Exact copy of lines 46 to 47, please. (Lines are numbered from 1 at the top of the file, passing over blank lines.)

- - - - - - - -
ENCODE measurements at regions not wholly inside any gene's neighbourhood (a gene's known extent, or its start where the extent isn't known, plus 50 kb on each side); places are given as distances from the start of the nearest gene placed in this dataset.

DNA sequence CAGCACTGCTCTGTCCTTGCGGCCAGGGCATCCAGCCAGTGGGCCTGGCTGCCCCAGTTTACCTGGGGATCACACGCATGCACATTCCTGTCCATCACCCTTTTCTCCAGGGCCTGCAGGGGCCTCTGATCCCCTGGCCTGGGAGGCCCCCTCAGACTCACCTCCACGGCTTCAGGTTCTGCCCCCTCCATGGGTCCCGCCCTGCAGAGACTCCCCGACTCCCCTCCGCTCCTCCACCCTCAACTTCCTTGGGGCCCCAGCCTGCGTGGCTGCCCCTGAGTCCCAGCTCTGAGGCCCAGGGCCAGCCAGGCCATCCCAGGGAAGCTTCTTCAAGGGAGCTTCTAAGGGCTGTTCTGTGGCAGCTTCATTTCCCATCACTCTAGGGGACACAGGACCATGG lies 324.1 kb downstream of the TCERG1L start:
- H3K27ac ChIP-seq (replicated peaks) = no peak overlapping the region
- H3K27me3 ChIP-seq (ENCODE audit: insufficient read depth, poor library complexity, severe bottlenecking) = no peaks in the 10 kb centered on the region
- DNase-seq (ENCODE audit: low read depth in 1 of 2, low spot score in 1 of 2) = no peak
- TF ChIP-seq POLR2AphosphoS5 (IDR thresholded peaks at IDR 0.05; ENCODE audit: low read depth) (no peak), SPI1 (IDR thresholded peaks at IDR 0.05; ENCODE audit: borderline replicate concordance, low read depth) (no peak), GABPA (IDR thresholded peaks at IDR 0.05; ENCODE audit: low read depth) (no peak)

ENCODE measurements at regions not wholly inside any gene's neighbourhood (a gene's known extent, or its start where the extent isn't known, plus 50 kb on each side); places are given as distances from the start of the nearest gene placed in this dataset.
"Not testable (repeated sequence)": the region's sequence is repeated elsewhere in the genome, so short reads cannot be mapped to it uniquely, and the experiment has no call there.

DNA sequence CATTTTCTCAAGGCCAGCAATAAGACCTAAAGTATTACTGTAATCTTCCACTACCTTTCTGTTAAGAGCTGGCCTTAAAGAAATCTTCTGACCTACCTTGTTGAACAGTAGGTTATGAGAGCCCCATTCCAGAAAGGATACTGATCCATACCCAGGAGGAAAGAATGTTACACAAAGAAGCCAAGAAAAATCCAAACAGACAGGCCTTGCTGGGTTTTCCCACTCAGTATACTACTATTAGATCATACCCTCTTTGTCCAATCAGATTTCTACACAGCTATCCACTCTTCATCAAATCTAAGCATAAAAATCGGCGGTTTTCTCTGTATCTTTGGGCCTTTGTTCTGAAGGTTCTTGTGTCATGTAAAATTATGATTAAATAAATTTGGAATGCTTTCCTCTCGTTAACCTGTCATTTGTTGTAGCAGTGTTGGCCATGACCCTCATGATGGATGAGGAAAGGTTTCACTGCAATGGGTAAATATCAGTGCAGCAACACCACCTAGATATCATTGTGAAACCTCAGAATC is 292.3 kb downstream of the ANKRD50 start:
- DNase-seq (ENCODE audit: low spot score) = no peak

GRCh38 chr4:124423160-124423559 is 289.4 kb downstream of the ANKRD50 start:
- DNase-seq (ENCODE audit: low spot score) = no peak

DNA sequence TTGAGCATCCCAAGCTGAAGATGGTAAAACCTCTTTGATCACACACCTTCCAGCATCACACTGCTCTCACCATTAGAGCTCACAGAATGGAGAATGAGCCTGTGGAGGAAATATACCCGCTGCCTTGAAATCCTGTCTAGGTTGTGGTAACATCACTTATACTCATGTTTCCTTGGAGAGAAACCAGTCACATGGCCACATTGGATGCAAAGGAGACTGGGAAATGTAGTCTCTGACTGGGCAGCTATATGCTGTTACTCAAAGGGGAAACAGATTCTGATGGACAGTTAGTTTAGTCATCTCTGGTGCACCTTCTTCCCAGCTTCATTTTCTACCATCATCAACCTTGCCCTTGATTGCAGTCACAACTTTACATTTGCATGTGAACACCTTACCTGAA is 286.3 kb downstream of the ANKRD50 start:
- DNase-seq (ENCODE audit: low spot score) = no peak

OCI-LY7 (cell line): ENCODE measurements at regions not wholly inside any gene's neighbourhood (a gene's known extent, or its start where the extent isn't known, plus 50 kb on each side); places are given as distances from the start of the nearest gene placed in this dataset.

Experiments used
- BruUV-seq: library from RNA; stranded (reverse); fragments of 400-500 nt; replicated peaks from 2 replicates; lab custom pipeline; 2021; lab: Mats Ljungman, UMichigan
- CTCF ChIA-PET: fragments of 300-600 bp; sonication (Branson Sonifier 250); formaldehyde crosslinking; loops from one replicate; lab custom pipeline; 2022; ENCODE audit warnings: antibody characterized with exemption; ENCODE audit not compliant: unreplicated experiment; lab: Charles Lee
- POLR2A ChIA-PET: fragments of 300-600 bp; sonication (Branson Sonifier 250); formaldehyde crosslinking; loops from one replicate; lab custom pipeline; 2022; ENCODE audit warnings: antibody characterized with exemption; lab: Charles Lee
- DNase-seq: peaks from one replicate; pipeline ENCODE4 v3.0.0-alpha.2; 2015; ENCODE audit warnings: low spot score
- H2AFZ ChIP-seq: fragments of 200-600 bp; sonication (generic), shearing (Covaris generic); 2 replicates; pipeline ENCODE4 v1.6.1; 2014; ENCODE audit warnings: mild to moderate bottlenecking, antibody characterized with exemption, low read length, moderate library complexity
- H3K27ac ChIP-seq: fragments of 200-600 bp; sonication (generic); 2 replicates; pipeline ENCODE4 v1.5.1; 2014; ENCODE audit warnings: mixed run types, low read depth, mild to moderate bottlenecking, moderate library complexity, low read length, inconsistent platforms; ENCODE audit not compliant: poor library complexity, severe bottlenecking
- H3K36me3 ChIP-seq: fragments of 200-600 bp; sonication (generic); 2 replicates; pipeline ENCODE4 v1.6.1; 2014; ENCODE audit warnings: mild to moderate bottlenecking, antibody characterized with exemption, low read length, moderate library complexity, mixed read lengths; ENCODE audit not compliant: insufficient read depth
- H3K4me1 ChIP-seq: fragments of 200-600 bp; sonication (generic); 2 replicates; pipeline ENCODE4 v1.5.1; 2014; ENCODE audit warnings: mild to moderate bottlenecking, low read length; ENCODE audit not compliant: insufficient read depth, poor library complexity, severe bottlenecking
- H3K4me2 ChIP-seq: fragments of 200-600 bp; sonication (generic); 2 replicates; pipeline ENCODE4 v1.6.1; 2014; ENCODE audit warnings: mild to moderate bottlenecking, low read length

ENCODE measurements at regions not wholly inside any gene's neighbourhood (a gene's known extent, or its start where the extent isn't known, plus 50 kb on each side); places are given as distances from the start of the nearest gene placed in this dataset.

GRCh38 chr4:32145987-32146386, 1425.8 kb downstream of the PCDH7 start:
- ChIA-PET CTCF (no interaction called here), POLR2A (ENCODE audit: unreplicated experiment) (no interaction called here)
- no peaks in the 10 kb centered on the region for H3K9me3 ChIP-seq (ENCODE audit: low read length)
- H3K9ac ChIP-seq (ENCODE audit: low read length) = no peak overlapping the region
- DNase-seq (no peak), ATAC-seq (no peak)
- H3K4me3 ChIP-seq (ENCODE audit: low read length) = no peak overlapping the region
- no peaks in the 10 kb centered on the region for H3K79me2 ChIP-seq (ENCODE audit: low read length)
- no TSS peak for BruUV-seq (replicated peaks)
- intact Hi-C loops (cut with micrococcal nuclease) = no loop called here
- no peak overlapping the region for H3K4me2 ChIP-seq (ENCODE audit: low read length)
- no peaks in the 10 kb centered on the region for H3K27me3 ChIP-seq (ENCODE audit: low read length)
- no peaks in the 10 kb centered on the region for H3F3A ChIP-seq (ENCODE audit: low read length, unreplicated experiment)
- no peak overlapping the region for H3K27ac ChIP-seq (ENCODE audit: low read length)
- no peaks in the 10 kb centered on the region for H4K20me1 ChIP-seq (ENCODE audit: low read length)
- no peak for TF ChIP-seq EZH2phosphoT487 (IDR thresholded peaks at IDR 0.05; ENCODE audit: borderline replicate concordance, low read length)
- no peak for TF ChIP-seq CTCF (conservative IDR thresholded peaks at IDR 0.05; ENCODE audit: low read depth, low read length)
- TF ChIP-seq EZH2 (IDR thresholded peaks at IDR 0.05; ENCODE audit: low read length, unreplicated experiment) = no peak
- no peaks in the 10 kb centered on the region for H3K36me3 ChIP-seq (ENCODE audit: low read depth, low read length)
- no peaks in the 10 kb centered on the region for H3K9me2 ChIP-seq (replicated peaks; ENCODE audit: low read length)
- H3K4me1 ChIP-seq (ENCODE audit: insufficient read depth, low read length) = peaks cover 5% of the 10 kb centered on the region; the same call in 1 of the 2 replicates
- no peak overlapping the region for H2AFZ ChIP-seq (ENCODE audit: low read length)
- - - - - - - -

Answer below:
- H3K4me1 ChIP-seq (ENCODE audit: insufficient read depth, low read length) = peaks cover 5% of the 10 kb centered on the region; the same call in 1 of the 2 replicates
- no peak overlapping the region for H2AFZ ChIP-seq (ENCODE audit: low read length)